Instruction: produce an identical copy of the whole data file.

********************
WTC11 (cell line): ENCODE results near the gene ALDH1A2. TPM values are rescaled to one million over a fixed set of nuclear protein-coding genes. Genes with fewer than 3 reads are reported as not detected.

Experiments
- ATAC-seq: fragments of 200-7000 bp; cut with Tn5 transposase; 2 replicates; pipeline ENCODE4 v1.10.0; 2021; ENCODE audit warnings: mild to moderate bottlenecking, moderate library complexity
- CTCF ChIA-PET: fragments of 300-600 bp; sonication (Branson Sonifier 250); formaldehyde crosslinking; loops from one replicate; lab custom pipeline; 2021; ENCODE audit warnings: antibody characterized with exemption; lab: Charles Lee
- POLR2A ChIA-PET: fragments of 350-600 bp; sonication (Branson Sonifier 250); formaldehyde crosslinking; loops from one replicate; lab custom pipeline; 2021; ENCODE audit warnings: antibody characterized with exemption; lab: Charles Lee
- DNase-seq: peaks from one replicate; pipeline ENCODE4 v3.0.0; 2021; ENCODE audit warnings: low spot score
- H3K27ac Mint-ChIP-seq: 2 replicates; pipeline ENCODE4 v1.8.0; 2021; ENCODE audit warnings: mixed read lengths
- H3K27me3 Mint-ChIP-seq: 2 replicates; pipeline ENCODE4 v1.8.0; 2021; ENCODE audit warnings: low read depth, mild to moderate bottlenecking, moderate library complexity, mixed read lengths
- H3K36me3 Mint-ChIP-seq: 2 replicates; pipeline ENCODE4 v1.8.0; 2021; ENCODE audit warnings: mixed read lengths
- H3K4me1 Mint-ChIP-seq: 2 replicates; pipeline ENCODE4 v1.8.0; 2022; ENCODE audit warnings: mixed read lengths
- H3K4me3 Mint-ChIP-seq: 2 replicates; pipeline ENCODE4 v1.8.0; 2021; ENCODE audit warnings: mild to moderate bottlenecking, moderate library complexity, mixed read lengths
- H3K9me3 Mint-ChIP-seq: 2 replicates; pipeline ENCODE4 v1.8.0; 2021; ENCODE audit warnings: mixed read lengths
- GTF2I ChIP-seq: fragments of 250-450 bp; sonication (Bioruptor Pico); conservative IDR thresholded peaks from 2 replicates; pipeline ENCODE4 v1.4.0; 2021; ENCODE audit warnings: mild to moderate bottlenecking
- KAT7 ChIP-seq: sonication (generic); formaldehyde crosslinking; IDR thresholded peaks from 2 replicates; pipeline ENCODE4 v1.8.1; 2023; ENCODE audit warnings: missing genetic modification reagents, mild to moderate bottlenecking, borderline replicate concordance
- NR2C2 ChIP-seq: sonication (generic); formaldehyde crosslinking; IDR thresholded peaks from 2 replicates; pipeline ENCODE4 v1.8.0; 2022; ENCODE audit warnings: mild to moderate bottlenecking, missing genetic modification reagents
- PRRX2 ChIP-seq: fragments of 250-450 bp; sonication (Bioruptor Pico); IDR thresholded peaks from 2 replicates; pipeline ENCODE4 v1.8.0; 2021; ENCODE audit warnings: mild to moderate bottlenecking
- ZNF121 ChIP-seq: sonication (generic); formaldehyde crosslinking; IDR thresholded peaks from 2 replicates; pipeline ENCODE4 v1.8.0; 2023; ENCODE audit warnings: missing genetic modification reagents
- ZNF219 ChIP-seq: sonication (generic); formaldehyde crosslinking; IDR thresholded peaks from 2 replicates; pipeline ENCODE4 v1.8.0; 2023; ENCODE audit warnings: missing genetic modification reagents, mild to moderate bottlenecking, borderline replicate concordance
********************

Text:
WTC11 (cell line): ENCODE results near the gene ALDH1A2. TPM values are rescaled to one million over a fixed set of nuclear protein-coding genes. Genes with fewer than 3 reads are reported as not detected.

Experiments
- ATAC-seq: fragments of 200-7000 bp; cut with Tn5 transposase; 2 replicates; pipeline ENCODE4 v1.10.0; 2021; ENCODE audit warnings: mild to moderate bottlenecking, moderate library complexity
- CTCF ChIA-PET: fragments of 300-600 bp; sonication (Branson Sonifier 250); formaldehyde crosslinking; loops from one replicate; lab custom pipeline; 2021; ENCODE audit warnings: antibody characterized with exemption; lab: Charles Lee
- POLR2A ChIA-PET: fragments of 350-600 bp; sonication (Branson Sonifier 250); formaldehyde crosslinking; loops from one replicate; lab custom pipeline; 2021; ENCODE audit warnings: antibody characterized with exemption; lab: Charles Lee
- DNase-seq: peaks from one replicate; pipeline ENCODE4 v3.0.0; 2021; ENCODE audit warnings: low spot score
- H3K27ac Mint-ChIP-seq: 2 replicates; pipeline ENCODE4 v1.8.0; 2021; ENCODE audit warnings: mixed read lengths
- H3K27me3 Mint-ChIP-seq: 2 replicates; pipeline ENCODE4 v1.8.0; 2021; ENCODE audit warnings: low read depth, mild to moderate bottlenecking, moderate library complexity, mixed read lengths
- H3K36me3 Mint-ChIP-seq: 2 replicates; pipeline ENCODE4 v1.8.0; 2021; ENCODE audit warnings: mixed read lengths
- H3K4me1 Mint-ChIP-seq: 2 replicates; pipeline ENCODE4 v1.8.0; 2022; ENCODE audit warnings: mixed read lengths
- H3K4me3 Mint-ChIP-seq: 2 replicates; pipeline ENCODE4 v1.8.0; 2021; ENCODE audit warnings: mild to moderate bottlenecking, moderate library complexity, mixed read lengths
- H3K9me3 Mint-ChIP-seq: 2 replicates; pipeline ENCODE4 v1.8.0; 2021; ENCODE audit warnings: mixed read lengths
- GTF2I ChIP-seq: fragments of 250-450 bp; sonication (Bioruptor Pico); conservative IDR thresholded peaks from 2 replicates; pipeline ENCODE4 v1.4.0; 2021; ENCODE audit warnings: mild to moderate bottlenecking
- KAT7 ChIP-seq: sonication (generic); formaldehyde crosslinking; IDR thresholded peaks from 2 replicates; pipeline ENCODE4 v1.8.1; 2023; ENCODE audit warnings: missing genetic modification reagents, mild to moderate bottlenecking, borderline replicate concordance
- NR2C2 ChIP-seq: sonication (generic); formaldehyde crosslinking; IDR thresholded peaks from 2 replicates; pipeline ENCODE4 v1.8.0; 2022; ENCODE audit warnings: mild to moderate bottlenecking, missing genetic modification reagents
- PRRX2 ChIP-seq: fragments of 250-450 bp; sonication (Bioruptor Pico); IDR thresholded peaks from 2 replicates; pipeline ENCODE4 v1.8.0; 2021; ENCODE audit warnings: mild to moderate bottlenecking
- ZNF121 ChIP-seq: sonication (generic); formaldehyde crosslinking; IDR thresholded peaks from 2 replicates; pipeline ENCODE4 v1.8.0; 2023; ENCODE audit warnings: missing genetic modification reagents
- ZNF219 ChIP-seq: sonication (generic); formaldehyde crosslinking; IDR thresholded peaks from 2 replicates; pipeline ENCODE4 v1.8.0; 2023; ENCODE audit warnings: missing genetic modification reagents, mild to moderate bottlenecking, borderline replicate concordance